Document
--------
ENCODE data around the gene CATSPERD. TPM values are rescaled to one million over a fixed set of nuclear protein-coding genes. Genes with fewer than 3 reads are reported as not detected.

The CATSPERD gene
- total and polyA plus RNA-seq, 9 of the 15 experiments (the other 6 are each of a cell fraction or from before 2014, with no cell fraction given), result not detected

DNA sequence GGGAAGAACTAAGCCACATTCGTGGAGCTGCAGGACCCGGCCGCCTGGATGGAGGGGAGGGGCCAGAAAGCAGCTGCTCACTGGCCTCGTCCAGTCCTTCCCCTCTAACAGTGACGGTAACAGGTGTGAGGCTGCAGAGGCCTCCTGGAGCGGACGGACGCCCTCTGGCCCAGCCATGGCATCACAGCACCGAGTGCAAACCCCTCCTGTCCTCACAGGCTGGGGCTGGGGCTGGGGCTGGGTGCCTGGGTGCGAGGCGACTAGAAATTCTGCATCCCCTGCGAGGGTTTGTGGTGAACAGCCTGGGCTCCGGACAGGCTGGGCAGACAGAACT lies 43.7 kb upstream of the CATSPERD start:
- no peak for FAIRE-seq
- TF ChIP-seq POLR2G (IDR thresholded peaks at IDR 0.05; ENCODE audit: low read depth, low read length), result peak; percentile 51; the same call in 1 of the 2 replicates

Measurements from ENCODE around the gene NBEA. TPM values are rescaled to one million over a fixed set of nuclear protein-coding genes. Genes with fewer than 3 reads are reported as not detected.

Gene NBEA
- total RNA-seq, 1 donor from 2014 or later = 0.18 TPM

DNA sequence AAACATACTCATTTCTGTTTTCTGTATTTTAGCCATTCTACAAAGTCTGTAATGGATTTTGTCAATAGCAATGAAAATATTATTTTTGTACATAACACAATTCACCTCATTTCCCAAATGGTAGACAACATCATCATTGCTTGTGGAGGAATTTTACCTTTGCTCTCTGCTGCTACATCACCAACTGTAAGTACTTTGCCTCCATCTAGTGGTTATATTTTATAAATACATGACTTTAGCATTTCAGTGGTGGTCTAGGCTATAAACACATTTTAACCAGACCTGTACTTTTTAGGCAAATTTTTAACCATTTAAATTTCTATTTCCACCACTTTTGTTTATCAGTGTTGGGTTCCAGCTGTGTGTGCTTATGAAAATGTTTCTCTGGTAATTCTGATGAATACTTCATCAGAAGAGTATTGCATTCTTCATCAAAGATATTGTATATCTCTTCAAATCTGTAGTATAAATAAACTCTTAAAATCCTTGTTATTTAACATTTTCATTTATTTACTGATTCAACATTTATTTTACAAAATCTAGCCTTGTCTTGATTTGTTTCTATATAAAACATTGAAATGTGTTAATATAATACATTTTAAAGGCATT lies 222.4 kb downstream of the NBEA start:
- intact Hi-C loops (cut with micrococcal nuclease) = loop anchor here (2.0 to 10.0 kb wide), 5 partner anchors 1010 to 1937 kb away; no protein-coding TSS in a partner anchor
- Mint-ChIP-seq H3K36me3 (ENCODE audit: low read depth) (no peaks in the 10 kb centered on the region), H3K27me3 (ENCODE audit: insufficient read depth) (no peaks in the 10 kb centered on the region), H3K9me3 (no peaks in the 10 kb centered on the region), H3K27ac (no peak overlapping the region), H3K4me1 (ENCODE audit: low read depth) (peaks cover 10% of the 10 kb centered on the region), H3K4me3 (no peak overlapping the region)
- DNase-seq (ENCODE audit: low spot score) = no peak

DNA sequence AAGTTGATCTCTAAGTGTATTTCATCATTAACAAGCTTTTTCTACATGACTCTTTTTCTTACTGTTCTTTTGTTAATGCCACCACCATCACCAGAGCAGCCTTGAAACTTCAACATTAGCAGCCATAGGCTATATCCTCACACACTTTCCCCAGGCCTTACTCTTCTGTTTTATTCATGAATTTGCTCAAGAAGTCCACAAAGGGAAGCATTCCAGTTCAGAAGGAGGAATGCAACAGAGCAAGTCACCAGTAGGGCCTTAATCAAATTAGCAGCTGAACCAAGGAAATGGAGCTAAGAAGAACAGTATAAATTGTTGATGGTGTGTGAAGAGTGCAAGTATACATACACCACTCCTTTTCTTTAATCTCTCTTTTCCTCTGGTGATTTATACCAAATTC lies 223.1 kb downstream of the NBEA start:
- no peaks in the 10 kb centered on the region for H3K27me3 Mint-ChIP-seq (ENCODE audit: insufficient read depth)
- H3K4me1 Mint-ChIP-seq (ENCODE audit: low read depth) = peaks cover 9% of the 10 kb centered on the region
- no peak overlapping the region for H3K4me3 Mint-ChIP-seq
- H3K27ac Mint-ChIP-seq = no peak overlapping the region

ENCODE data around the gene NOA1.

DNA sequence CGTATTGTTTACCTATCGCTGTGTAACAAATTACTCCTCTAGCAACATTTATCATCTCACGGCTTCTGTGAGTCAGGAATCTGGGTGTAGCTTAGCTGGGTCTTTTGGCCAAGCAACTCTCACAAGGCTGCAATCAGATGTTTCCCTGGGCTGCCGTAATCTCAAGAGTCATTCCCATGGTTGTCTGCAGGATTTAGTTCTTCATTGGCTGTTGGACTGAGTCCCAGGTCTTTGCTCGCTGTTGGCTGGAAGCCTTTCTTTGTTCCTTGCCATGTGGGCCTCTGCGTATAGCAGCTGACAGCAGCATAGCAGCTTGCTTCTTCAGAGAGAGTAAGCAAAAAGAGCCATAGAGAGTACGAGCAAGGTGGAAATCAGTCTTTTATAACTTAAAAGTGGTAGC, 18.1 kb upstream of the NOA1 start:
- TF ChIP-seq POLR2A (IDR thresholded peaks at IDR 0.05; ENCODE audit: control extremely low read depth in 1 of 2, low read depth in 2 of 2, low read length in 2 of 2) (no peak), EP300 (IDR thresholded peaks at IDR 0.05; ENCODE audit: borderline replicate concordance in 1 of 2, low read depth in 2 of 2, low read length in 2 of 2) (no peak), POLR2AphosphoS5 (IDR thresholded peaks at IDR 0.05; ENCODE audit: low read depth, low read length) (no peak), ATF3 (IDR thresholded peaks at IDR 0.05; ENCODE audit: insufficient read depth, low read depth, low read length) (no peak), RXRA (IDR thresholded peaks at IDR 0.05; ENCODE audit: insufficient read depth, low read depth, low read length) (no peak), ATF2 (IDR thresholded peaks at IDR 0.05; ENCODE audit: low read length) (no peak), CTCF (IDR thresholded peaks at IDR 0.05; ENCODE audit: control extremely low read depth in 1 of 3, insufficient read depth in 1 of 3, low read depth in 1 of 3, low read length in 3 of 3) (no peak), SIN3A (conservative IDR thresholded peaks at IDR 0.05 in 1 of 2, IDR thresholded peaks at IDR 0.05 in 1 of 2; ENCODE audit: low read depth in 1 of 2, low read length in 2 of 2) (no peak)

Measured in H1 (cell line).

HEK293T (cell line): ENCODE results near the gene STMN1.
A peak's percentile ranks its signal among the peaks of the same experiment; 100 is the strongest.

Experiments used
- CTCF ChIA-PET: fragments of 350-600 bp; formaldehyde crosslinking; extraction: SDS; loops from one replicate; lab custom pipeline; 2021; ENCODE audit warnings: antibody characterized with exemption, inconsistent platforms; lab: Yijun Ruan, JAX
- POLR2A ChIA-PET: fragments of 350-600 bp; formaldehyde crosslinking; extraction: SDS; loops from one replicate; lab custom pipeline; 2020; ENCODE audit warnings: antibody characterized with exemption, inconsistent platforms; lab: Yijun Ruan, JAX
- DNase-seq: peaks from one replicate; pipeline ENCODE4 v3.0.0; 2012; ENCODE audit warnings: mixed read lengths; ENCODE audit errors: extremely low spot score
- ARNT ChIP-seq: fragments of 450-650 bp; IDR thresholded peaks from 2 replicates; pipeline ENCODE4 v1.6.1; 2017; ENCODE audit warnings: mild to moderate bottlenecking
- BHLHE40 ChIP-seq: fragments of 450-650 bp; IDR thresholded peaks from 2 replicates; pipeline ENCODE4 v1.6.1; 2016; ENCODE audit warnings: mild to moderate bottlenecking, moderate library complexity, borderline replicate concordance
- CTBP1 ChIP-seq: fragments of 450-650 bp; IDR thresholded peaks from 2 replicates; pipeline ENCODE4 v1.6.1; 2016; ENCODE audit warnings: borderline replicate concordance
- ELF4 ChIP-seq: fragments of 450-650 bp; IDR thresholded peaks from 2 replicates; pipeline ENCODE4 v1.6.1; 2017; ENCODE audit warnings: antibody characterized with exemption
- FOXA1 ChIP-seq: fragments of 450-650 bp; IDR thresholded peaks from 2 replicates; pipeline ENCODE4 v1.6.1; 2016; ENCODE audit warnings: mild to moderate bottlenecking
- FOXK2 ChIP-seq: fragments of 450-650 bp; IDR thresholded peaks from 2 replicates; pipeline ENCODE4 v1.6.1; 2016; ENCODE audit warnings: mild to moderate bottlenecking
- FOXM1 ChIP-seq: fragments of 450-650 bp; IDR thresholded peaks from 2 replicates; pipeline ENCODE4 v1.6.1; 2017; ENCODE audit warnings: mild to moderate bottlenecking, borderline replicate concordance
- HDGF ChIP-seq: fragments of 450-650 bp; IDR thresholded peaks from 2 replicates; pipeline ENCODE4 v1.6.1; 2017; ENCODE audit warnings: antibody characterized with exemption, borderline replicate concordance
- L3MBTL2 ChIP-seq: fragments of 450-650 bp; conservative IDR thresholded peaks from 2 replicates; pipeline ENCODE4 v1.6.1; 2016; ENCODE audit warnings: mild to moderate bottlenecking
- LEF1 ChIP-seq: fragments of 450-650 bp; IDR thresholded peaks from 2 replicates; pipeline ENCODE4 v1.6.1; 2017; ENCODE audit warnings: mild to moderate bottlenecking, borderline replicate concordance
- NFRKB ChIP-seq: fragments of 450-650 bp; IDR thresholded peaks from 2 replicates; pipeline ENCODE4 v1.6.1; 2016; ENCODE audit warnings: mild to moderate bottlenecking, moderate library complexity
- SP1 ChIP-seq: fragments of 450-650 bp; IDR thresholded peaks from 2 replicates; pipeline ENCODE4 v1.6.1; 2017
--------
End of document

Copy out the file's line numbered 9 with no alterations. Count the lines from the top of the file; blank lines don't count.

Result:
- total RNA-seq, 1 donor from 2014 or later = 0.18 TPM